The location of the centroid and the bisection point of the outermost dots are correlated in our stimulus. Hence even if subjects actually performed a bisection task, they could still perform reasonably well on the centroid task. To disentangle the influence of the centroid from the bisection point on the behavioral responses of each subject, we calculated the pairwise partial correlations between the behavioral response, the centroid, and the bisection point. We reasoned that the partial correlation with the highest value identified the response strategy that subjects most likely utilized across trials. To assess the statistical significance of the difference between these partial correlation values, we compared the actual difference in partial correlations with a null distribution created by 1,000 random shuffles of the behavioral responses per subject. A pcd was considered statistically significant if it exceeded the 95th percentile of this null distribution. 
Results
Subjects reported the centroid of a briefly presented 1-D RDP. We applied tDCS through electrodes placed over the left and right PPC. There were three stimulation conditions: anode over right-PPC combined with cathode over left-PPC (rPPCa), anode over left-PPC combined with cathode over right-PPC (rPPCc), and sham stimulation. 
Before showing the influence of tDCS, we first present an analysis of the subjects' performance on the behavioral task that confirms they can reliably assess the centroid of our 1-D dot stimulus, and that their localization behavior is consistent with previous reports. 
Task performance: Sham
As a general measure of task performance, we determined subject response bias and variability relative to the actual centroid for the sham condition regardless of cue condition. The response bias, defined as the mean of the absolute difference between subject responses and the actual centroid across trials, was 0.38° (SE = 0.10°) across subjects. The variable error, defined as the standard deviation of the subject response error across subjects, was 1.81° (SE = 0.06°). Across subjects, the Pearson correlation between the behavioral responses and the actual centroid ranged from 0.74 to 0.91 (p < 0.001). This confirms that—similar to two-dimensional (2-D) dot displays (Wright et al., 2011)—subjects reliably estimated the centroid of the 1-D stimulus. We also analyzed the subject response error while maintaining the sign of the error and found that most subjects showed a rightward bias, which was individually significant in six subjects, t(≥700) > 2.85, p < 0.01, d > 0.11. Three subjects showed a significant leftward bias, t(≥700) < −5.09, p < 0.01, d < −0.19. This is similar to the variability seen in previous line bisection studies (Jewell & McCourt, 2000).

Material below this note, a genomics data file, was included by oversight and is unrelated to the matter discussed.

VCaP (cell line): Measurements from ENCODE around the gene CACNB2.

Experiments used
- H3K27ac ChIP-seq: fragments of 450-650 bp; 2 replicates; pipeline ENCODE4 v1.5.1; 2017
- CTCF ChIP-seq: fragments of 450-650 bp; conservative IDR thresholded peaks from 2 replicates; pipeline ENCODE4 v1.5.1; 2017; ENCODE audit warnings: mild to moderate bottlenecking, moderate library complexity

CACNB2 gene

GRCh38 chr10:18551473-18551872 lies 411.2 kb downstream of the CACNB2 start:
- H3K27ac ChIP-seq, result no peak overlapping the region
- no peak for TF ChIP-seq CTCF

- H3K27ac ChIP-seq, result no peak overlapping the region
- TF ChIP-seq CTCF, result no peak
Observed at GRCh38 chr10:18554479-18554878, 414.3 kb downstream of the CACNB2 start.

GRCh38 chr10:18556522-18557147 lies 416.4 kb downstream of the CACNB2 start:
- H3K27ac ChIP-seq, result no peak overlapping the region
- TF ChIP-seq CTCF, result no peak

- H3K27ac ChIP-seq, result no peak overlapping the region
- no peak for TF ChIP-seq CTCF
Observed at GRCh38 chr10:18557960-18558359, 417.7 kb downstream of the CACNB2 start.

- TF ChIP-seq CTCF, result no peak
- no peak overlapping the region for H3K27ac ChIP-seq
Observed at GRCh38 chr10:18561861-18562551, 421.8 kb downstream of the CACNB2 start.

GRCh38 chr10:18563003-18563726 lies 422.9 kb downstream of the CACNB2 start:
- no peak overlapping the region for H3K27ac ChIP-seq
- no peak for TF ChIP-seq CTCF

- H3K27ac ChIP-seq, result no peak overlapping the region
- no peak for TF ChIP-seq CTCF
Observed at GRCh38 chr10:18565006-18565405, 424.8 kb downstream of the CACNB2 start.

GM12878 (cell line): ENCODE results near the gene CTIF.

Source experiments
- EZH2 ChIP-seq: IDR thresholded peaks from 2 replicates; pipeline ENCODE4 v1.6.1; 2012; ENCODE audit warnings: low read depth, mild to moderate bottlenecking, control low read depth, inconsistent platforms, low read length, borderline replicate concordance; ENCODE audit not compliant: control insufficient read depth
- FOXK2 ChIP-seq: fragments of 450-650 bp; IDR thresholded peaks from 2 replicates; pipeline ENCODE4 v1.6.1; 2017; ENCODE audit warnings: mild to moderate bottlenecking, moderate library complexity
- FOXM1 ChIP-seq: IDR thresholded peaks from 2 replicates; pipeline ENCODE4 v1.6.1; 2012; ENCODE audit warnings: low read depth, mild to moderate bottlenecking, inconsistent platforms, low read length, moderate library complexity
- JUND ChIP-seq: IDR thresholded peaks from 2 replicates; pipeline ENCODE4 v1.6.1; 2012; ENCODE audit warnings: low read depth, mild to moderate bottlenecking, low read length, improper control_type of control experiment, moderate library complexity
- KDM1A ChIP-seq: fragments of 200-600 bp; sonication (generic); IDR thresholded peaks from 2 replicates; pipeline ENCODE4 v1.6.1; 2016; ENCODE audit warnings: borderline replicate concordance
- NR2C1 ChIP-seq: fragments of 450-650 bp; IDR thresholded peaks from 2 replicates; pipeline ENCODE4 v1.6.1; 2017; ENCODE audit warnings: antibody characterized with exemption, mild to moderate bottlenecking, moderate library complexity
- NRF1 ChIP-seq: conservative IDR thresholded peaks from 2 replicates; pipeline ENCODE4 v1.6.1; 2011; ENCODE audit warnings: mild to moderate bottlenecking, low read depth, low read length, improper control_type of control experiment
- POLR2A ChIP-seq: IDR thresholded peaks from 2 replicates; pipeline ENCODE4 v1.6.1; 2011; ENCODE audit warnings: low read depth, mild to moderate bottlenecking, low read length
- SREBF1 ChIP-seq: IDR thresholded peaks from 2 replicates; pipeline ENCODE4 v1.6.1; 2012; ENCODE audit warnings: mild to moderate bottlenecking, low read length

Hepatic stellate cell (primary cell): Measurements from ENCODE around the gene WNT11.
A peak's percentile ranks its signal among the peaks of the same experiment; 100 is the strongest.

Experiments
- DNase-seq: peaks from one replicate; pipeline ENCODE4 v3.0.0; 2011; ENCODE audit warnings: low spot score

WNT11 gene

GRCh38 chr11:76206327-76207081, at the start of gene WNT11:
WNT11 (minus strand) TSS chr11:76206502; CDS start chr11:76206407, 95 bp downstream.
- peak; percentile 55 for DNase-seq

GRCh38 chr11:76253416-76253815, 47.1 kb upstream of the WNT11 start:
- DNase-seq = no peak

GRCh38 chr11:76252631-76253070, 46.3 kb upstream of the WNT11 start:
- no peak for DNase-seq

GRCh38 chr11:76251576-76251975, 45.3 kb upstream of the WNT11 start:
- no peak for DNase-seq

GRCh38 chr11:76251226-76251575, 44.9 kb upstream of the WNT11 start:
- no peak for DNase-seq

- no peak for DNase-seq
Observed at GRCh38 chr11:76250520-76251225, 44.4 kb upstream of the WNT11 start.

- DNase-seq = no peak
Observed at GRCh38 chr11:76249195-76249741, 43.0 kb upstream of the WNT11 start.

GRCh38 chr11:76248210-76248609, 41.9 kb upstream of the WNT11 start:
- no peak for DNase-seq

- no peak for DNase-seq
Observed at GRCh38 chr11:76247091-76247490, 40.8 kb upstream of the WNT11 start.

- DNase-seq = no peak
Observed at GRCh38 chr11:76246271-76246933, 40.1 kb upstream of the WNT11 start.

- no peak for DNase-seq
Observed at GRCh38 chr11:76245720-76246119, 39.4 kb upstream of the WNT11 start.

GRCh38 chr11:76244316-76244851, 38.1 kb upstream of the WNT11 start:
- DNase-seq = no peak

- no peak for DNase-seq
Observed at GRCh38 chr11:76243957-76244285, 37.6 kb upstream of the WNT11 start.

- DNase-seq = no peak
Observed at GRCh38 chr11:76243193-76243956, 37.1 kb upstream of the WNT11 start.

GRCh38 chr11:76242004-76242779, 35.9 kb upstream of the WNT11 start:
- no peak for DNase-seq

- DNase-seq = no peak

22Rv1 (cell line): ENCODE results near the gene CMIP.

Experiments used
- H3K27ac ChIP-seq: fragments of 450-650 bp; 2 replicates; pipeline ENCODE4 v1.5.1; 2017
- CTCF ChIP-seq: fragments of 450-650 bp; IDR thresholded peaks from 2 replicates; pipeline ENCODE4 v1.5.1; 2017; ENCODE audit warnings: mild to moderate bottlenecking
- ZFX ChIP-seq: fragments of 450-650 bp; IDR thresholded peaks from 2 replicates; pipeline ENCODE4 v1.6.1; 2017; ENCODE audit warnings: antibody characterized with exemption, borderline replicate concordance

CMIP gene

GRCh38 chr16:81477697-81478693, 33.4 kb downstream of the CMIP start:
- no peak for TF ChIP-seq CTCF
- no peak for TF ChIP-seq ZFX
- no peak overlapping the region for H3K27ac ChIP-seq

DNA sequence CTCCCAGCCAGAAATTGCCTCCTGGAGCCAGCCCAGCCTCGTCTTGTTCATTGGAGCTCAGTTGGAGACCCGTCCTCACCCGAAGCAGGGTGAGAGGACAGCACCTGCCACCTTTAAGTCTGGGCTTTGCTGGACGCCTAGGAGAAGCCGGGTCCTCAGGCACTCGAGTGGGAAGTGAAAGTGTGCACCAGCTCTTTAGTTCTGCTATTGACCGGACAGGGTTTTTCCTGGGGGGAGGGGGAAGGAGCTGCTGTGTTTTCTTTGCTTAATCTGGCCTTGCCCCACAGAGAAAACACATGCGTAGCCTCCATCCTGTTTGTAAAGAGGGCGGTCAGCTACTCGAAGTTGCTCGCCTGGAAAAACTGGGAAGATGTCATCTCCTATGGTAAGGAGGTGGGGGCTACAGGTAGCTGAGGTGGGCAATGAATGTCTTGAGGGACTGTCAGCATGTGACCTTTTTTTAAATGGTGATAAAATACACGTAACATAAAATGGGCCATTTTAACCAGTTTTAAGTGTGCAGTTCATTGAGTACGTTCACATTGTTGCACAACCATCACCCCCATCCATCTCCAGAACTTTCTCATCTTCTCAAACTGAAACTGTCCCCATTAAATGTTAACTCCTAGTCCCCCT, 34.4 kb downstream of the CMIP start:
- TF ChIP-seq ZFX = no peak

Consistent with our previous findings using 2-D RDPs (Wright et al., 2011), we found that the attentional cue significantly shifted perceived location as revealed by a main effect of cue location (rmANOVA; F[2, 20] = 4.22, p = 0.03, ηp2 = 29.68, see Methods). Subjects' responses were more leftward in the Left-Cue condition (M = 0.06, SE = 0.09) relative to either the Bilateral- (M = 0.25, SE = 0.10) or Right-Cue conditions (M = 0.29, SE = 0.10). One of our goals was to investigate whether this pattern of mislocalization induced by exogenous cues could also be generated by transcranial stimulation of the PPC. Finally, subjects had a foveal bias as revealed by a main effect of centroid position, F(3, 30) = 8.35, p < 0.001, ηp2 = 45.50. The magnitude of this foveal bias increased for more peripheral centroids (M = 0.97, SE = 0.05) compared to more foveal centroids (M = 0.56, SE = 0.04). Such a foveal bias has been reported previously (Mateeff & Gourevich, 1983; O'Regan, 1984; Stork, Musseler, & van der Heijden, 2010; van der Heijden, van der Geest, de Leeuw, Krikke, & Musseler, 1999). 
Experiment 1: tDCS-Before